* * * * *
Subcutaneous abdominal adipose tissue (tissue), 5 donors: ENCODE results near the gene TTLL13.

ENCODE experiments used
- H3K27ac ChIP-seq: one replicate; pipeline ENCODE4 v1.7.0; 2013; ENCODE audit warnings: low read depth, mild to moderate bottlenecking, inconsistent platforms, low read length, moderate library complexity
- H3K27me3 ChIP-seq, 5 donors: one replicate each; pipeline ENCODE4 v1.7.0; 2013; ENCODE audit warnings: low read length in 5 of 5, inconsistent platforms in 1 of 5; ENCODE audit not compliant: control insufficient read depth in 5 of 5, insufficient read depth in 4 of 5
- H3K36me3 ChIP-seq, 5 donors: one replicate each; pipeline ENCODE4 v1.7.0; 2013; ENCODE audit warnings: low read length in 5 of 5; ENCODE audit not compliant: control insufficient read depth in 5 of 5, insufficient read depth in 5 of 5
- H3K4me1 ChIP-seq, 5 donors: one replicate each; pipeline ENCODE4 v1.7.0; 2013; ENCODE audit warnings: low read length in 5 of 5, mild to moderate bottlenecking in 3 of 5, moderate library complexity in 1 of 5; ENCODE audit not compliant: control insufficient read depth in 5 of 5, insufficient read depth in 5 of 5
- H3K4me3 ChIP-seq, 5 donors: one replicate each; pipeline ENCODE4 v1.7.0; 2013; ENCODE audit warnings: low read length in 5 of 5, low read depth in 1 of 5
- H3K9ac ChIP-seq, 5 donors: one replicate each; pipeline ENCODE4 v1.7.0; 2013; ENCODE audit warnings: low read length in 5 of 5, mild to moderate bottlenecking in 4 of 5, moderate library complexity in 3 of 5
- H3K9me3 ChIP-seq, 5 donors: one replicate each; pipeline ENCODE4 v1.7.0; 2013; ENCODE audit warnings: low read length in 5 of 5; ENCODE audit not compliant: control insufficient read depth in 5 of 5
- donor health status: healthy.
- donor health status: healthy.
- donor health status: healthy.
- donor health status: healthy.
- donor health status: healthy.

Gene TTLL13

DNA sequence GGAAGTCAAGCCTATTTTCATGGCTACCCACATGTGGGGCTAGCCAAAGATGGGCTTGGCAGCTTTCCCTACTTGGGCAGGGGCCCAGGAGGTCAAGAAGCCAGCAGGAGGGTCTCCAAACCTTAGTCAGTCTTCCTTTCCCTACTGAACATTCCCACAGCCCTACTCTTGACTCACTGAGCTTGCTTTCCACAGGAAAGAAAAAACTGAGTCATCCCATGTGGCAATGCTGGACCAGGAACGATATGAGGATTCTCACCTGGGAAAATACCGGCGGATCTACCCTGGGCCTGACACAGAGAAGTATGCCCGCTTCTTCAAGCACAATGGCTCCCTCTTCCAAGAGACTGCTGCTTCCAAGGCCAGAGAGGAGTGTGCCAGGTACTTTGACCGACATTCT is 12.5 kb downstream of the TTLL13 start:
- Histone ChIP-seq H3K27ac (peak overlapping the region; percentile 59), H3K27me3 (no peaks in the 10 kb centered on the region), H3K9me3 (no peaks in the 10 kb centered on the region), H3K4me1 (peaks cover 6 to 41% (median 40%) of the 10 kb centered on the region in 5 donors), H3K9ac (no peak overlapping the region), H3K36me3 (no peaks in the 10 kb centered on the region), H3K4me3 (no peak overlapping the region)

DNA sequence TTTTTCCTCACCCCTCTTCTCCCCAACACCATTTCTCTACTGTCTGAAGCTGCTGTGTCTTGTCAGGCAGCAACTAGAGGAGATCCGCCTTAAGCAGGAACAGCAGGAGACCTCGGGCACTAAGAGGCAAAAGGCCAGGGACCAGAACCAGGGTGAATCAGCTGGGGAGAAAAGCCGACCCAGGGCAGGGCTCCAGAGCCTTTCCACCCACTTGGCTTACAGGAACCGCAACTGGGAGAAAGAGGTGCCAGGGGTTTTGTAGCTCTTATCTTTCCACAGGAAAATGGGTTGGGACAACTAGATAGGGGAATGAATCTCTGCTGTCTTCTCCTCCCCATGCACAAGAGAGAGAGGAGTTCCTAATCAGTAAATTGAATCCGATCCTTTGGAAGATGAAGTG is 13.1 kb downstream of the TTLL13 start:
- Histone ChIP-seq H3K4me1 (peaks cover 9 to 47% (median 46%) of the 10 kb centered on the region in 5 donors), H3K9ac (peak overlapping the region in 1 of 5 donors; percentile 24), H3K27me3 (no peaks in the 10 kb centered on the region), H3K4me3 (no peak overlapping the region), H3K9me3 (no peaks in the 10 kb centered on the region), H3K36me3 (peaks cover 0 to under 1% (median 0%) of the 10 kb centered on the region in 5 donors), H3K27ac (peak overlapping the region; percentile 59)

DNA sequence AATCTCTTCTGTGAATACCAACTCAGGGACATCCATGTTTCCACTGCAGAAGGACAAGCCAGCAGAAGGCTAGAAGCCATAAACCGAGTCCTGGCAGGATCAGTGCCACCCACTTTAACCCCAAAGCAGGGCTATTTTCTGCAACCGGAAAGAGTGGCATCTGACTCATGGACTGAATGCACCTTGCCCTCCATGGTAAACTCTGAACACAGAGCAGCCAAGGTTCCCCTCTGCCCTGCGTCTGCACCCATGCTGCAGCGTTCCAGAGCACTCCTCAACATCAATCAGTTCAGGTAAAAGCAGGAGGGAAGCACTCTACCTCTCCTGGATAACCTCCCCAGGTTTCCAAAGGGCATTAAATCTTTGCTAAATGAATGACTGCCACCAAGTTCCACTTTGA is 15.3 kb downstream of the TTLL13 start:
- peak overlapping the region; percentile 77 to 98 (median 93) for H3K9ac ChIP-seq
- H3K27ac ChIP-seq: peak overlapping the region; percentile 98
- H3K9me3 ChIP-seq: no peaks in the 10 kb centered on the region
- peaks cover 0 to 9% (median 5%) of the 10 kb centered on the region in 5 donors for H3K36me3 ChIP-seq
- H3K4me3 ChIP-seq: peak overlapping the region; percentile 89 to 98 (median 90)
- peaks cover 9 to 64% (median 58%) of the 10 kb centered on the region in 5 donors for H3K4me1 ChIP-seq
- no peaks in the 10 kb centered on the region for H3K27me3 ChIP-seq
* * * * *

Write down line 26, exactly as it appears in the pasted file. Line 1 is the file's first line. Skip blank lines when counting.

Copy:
- peaks cover 9 to 64% (median 58%) of the 10 kb centered on the region in 5 donors for H3K4me1 ChIP-seq